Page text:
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Reducing fear around death for loved ones

Family members experience many emotions when a loved one dies. How can we prepare people for what they will experience?

Photo of Emily Keller-Logan
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My grandfather passed away right before I started my first job out of college. Since I had flexibility in my travel and schedule, I was able to be with him and my family during his last days.

I remember the weight of all of the emotions that we had. My parents, aunts and uncles, and my grandmother. Each of us were trying to process what was about to happen in our own way. Some of us had lived through other deaths of friends and loved ones, and others, like me, were experiencing this for the the first time. 

Ultimately, my grandfather was taken to hospice for the final days of his life, to try in some way to bring his failing body comfort. None of us really knew what to do. As he began to fade he was quite agitated, and it was clear that there was pain. Of course, as a family member, the first instinct is to reach out to touch and sooth. And to sing, to speak. We were told that touch makes it harder for the individual to stop fighting, and ultimately give in to death. 

I remember looking around the room, do we? Don't we? There were feelings of helplessness, sadness, confusion. For me, and also for others in my family who had experienced death in varying ways before.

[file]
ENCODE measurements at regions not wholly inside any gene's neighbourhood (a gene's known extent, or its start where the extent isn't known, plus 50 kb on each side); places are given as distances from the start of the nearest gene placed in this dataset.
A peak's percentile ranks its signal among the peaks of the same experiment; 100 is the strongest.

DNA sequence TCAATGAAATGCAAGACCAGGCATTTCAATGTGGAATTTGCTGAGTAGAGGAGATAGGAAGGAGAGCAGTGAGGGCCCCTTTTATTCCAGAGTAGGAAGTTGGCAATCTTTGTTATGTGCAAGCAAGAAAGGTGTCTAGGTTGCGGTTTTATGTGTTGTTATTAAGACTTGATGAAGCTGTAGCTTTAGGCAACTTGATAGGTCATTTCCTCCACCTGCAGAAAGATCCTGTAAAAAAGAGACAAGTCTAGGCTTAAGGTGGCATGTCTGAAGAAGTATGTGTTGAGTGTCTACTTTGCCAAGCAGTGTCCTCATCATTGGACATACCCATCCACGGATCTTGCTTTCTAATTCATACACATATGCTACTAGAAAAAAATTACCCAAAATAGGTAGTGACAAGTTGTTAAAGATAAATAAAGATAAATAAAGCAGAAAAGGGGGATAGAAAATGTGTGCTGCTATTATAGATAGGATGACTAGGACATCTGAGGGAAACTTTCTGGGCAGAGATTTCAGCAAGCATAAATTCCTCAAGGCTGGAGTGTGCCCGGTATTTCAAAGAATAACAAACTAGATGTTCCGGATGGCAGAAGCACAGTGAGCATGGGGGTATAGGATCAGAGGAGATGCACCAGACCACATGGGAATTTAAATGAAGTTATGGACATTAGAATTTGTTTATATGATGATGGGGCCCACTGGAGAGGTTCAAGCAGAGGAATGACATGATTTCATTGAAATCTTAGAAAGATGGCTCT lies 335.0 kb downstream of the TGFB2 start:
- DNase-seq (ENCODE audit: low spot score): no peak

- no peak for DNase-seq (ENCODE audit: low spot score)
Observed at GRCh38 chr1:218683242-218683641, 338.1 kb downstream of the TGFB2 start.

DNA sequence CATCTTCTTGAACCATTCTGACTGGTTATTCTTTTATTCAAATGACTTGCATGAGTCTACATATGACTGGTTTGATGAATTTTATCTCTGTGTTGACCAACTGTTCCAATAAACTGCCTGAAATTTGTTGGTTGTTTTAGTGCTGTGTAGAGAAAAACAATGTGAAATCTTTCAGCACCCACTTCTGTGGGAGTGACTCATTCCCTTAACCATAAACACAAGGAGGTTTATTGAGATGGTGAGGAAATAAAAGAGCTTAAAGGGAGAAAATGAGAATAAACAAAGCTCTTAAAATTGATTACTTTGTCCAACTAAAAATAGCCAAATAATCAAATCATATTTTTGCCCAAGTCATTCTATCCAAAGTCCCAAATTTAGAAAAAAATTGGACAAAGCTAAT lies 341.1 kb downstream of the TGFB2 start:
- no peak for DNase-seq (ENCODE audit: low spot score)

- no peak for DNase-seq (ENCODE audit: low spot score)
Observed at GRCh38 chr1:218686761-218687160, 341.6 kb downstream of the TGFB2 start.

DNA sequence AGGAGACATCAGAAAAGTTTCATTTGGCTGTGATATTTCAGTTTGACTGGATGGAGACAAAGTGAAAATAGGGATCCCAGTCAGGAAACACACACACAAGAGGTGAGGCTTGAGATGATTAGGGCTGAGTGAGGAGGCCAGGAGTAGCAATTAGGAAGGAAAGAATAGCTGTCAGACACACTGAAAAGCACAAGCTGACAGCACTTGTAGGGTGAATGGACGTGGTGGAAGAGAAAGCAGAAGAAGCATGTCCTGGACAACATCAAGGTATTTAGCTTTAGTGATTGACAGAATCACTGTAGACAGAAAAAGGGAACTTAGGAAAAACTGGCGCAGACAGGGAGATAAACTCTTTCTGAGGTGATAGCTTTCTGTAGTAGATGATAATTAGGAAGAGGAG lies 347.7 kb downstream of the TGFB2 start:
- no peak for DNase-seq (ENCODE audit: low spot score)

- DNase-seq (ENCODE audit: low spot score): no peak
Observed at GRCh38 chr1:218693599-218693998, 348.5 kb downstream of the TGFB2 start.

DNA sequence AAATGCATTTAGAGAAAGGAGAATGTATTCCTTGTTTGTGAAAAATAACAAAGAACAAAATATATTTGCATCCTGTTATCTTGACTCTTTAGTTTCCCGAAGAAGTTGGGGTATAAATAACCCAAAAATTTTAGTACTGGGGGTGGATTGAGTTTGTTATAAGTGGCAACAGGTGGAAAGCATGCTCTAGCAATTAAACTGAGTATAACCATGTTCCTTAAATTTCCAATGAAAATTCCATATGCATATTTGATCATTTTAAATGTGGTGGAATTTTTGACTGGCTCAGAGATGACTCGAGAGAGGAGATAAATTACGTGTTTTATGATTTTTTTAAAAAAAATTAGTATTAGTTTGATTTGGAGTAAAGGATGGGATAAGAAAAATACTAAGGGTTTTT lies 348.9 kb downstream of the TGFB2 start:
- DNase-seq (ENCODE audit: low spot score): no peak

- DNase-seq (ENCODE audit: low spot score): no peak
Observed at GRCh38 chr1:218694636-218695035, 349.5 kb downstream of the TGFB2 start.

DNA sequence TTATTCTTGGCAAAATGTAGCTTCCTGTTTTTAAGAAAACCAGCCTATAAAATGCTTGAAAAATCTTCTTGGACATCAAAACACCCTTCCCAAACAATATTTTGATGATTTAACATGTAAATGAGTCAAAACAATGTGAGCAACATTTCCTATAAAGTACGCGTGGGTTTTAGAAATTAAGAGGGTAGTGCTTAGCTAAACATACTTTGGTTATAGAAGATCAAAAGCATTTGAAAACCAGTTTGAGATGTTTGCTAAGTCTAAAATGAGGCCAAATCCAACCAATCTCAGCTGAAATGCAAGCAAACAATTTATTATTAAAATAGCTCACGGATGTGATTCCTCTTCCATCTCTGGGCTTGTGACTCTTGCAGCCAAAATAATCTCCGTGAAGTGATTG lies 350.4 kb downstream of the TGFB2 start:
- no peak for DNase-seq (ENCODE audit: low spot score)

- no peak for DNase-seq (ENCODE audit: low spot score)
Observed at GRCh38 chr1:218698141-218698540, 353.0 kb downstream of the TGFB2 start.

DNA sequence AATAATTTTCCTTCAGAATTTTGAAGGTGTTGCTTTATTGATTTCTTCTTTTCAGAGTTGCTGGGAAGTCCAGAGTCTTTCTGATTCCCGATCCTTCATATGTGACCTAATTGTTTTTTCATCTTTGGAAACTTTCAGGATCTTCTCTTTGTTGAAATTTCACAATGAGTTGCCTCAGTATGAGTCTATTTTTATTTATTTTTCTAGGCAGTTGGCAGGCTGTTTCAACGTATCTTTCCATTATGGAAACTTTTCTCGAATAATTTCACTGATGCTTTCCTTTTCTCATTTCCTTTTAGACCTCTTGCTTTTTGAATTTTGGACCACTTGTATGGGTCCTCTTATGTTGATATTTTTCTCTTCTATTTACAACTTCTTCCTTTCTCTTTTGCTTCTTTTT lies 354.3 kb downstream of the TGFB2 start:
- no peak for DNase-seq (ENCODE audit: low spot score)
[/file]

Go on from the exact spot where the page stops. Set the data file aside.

Saying goodbye to a loved one is never easy but in what ways can we support families in knowing how to cope with the process of saying goodbye, and how to provide a peaceful transition for their loved one?

What is a provocation or insight that might inspire others during this challenge?

Can we create awareness about the stages of death- what to expect, what creates a peaceful transition? It's often something that's not talked about but perhaps stories can provide an education on something that seems so shrouded and dismal.

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Photo of Aaron Wong

Thank you for sharing your story Emily Keller-Logan , and I think you touched on a really good subject in the matter of the end of life experience - emotions. You also raise a really good question, how can we create a peaceful transition? How do emotions affect our decision-making? When is it a good time to talk about death and with who? 

@Hattie Bryant
 also shared a very personal story about death in her family and her family's reaction in It's an inside job. It's personal.  An advocate may help make end of life decisions, but what about emotional support? Can one person do it all? How can mental health addressed?

Photo of Emily Keller-Logan

Oh the idea of an advocate or proxy is very interesting. Thanks for making that connection @Aaron Wong! It seems like close family or friends can provide more of the emotional support but an advocate like Hattie Bryant discusses could be more of a neutral party who can help make clear recommendations and decisions.